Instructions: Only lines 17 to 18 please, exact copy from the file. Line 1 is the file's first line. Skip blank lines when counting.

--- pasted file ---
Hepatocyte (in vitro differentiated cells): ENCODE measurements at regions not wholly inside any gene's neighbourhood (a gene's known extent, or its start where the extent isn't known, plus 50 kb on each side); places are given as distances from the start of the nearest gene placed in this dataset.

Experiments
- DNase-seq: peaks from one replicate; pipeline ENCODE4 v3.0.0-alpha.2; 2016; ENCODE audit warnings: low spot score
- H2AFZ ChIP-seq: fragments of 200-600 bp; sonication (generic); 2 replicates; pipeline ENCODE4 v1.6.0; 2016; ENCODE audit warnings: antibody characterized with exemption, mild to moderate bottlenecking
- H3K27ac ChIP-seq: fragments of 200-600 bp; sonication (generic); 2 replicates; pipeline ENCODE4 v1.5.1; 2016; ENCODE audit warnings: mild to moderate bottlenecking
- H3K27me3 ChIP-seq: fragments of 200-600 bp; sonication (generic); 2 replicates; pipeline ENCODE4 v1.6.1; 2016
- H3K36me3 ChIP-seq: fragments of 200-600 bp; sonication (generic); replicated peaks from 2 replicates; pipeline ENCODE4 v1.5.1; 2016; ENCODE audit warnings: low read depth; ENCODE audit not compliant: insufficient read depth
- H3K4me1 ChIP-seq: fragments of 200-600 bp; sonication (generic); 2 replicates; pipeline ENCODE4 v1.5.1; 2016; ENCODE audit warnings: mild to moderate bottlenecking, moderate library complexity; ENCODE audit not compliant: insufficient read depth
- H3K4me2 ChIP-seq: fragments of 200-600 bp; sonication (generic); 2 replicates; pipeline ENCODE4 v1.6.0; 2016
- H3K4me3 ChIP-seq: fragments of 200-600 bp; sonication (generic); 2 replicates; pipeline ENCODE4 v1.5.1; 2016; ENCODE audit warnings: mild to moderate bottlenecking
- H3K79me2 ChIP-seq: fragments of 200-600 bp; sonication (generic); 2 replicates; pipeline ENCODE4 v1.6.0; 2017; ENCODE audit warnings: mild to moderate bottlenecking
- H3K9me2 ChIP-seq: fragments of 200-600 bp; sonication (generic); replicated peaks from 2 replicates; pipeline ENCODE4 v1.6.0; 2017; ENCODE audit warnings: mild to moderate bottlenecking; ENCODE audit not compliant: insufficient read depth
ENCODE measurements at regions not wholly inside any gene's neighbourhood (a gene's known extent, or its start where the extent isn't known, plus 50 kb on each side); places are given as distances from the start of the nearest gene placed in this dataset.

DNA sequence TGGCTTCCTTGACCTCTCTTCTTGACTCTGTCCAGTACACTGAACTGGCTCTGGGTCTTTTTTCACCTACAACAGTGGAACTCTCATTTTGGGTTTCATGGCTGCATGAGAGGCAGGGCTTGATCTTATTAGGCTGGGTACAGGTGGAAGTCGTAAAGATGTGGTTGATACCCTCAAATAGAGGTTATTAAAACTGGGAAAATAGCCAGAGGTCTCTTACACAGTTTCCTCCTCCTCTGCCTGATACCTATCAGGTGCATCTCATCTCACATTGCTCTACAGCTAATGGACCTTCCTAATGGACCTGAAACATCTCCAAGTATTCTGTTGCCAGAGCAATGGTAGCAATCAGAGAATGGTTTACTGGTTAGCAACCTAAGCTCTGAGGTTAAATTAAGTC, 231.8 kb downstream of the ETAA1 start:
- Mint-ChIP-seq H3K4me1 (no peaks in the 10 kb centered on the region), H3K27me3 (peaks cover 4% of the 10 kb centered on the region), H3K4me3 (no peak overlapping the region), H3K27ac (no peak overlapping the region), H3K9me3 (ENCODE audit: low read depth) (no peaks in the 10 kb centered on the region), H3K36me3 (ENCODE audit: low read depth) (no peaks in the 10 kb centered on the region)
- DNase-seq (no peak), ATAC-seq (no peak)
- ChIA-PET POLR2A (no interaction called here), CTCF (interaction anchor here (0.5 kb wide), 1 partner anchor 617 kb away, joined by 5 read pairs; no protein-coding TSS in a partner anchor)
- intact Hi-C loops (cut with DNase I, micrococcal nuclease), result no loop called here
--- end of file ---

- ChIA-PET POLR2A (no interaction called here), CTCF (interaction anchor here (0.5 kb wide), 1 partner anchor 617 kb away, joined by 5 read pairs; no protein-coding TSS in a partner anchor)
- intact Hi-C loops (cut with DNase I, micrococcal nuclease), result no loop called here